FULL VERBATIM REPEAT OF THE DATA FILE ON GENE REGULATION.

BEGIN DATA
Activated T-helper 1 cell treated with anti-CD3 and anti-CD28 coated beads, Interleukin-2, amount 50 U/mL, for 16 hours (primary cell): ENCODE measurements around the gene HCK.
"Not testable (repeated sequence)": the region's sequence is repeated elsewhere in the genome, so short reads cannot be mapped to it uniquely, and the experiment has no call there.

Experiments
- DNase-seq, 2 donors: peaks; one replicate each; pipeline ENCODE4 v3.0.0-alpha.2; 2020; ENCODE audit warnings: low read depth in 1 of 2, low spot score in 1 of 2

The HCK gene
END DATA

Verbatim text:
Activated T-helper 1 cell treated with anti-CD3 and anti-CD28 coated beads, Interleukin-2, amount 50 U/mL, for 16 hours (primary cell): ENCODE measurements around the gene HCK.
"Not testable (repeated sequence)": the region's sequence is repeated elsewhere in the genome, so short reads cannot be mapped to it uniquely, and the experiment has no call there.

Experiments
- DNase-seq, 2 donors: peaks; one replicate each; pipeline ENCODE4 v3.0.0-alpha.2; 2020; ENCODE audit warnings: low read depth in 1 of 2, low spot score in 1 of 2

The HCK gene